Getting Bec to Basics

It all started with an Instagram post. 10 Day Back to Basics Challenge (#10dayB2B). Steph/@getting_2_goal over at Light Bites Done Right is one of my absolute favorite Instagramers. She posts beautiful pictures of real food, and talks about her weight loss journey. So when she posted the idea of a 10 day challenge, I was immediately intrigued.

The ‘what not to eat’ list was short, and looked simple enough.

No ‘white’ bread, pasta, potatoes, added sugar (white cane sugar)

No artificial sugars/sweeteners

No deep fried food, like chips, breaded and fried chicken or fish

No chocolate or candy

No cakes, cupcakes, cookies

No alcohol

Add in a couple of good, healthy ‘to do’ items.

Drink at least 64 ounces of plain water a day

Eat 5 servings of fruit and veggies a day

The idea was that people that wanted to would all do it together, for the same 10 days (9/22-10/1) and share pictures on Instagram using the hashtag above. (If you want to see all my food pics, of which there were MANY, you can check out my Instagram).

Having tried, and miserably failed, at Whole 30 earlier this year, this looked doable. It was only 10 days, after all, and this was far less restrictive. Grains were still fine, as long as they were whole grains. Sugars were not forbidden, just limited to less processed sugars like honey, real maple syrup and turbinado sugar. Dairy was still very much an option, which meant not trying to make ‘compliant’ coffee creamer out of strange ingredients. It also meant cheese was still an option, which meant less of me crying my eyes out. All good things.

I decided to do it. I found recipes that would work with the program, and made a shopping list full of healthy ingredients. With some sadness, I pushed the bevy of delicious, but highly processed, pumpkin flavored items I had recently purchased to the back of the cabinets. They’d still be there in 10 days.

Stocking up

Stocking up

From day one, I saw two similarities to Whole 30. I was going to do a lot of label reading, and I was going to spend a lot of time cooking my own food. That didn’t deter me. Whole 30 had already opened my eyes to just how many food items contain added sugar, and I really love cooking. So, I knew I’d be fine. This would help get me out of the cookie aisle and into my kitchen.

As I’m writing this, I am at the end of day 9. When I say that I have stuck to nothing for 9 days in a damn long while, I’m really not exaggerating. My Weight Watchers pattern has been pretty steady since rejoining in May; two or three days on, a week off, one day on, two weeks off, etc. And since May, I was down 3 pounds. Which hey, it’s down 3 pounds! Except no.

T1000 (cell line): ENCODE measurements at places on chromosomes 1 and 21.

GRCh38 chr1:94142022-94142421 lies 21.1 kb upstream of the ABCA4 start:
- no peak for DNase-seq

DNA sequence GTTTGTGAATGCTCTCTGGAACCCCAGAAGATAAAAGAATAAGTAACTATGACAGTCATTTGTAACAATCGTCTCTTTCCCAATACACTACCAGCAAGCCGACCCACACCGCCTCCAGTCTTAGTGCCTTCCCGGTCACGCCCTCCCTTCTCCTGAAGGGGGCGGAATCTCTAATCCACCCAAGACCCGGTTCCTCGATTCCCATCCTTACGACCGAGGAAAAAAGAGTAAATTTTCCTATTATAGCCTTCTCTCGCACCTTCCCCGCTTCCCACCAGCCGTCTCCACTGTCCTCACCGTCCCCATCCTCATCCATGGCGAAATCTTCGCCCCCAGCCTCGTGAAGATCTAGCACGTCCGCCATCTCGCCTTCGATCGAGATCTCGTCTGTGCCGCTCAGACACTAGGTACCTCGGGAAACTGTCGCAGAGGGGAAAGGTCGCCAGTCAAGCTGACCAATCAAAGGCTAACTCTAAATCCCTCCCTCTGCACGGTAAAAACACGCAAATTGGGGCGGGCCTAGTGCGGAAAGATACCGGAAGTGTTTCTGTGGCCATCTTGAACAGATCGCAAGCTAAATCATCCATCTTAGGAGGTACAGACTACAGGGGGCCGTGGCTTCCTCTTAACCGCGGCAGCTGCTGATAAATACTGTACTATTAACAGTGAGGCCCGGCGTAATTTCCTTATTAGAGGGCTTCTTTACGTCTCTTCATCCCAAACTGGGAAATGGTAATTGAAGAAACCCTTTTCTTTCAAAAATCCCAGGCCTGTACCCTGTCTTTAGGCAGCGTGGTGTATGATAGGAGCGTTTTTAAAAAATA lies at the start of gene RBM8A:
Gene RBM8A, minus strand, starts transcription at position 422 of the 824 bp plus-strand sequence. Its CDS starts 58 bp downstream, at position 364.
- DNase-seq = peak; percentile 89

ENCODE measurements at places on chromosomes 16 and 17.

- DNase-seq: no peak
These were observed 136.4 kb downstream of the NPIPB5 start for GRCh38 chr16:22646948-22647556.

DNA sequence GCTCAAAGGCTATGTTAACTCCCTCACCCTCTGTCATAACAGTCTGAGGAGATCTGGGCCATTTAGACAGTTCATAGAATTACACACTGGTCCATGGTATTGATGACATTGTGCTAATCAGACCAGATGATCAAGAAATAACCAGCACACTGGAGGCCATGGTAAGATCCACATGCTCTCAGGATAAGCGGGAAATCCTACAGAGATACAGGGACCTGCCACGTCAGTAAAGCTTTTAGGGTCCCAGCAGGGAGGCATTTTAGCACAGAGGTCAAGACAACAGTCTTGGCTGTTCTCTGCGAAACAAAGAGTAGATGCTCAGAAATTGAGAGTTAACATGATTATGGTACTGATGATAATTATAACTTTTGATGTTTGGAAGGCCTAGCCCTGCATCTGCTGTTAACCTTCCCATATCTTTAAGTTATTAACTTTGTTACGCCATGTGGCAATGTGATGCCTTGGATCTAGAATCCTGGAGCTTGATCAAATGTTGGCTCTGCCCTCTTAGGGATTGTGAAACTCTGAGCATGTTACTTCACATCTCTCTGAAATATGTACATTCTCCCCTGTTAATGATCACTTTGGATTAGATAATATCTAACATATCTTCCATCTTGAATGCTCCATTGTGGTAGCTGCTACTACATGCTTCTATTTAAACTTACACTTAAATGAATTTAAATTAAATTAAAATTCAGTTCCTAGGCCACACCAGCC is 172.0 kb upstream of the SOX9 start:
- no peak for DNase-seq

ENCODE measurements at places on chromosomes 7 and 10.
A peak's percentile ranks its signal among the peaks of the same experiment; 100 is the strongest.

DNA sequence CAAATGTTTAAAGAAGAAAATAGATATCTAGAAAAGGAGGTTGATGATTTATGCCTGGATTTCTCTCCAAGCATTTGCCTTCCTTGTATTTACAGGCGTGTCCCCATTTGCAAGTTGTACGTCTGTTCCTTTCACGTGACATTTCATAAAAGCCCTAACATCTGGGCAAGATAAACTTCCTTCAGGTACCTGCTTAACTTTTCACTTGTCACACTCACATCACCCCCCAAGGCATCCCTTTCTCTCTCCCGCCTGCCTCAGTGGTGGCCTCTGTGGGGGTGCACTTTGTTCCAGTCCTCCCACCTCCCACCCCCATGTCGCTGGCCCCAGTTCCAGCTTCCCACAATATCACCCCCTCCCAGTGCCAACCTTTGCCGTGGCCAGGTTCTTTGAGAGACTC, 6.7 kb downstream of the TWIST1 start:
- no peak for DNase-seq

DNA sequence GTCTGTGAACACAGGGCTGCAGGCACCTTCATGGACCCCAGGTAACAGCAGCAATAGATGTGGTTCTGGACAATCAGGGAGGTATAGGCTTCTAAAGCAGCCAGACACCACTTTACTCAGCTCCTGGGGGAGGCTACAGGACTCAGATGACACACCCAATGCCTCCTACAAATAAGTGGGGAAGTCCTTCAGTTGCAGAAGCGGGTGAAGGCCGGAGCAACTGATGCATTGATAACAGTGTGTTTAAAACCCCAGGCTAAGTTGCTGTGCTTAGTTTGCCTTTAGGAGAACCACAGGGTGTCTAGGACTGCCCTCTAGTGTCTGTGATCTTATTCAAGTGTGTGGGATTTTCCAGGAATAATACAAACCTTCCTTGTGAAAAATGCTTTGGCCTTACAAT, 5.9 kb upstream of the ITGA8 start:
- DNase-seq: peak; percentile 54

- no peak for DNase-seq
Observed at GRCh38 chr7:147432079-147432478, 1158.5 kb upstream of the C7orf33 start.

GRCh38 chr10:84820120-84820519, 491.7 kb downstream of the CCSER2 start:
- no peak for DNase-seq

So, let’s be real. The main reason I embarked on this challenge was weight loss. I thought this could be the jump start that my floundering Weight Watchers efforts needed. A little push in the right direction. 10 days to give me a nice loss on the scale, and maybe get me out of the low points prepared food rut I’d been in.

It was so much more than that.

Physically, this challenge has been incredible for me. My taste buds are already adjusting to less sugar, and things the used to seem not nearly sweet enough taste fine, good even. I no longer feel like every night has to end with dessert. I pack plenty of food for work, so I’m not constantly hungry and searching for something. I’ve discovered how much more satisfied I am when I eat real, whole foods. Not full, satisfied. There is a difference. Not that I’m going hungry, I’m not. But being satisfied, for me, comes from things like having a smaller amount of full fat sour cream on my taco salad, instead of a lot of light sour cream. Label reading showed me that light sour cream is full of additives, things my body doesn’t need.


I have more energy, because I’m eating a balanced diet of good proteins and whole grains and plenty of fruits and veggies. I’m still tracking all my foods and counting my points, and this works well with Weight Watchers, especially considering the meeting last week was all about eating power foods.  My skin looks better. I’m sleeping better. I feel better. I feel lighter. Oh, and as of my Weight Watchers meeting last night, I am lighter. By 8.8 pounds. (Booyah!)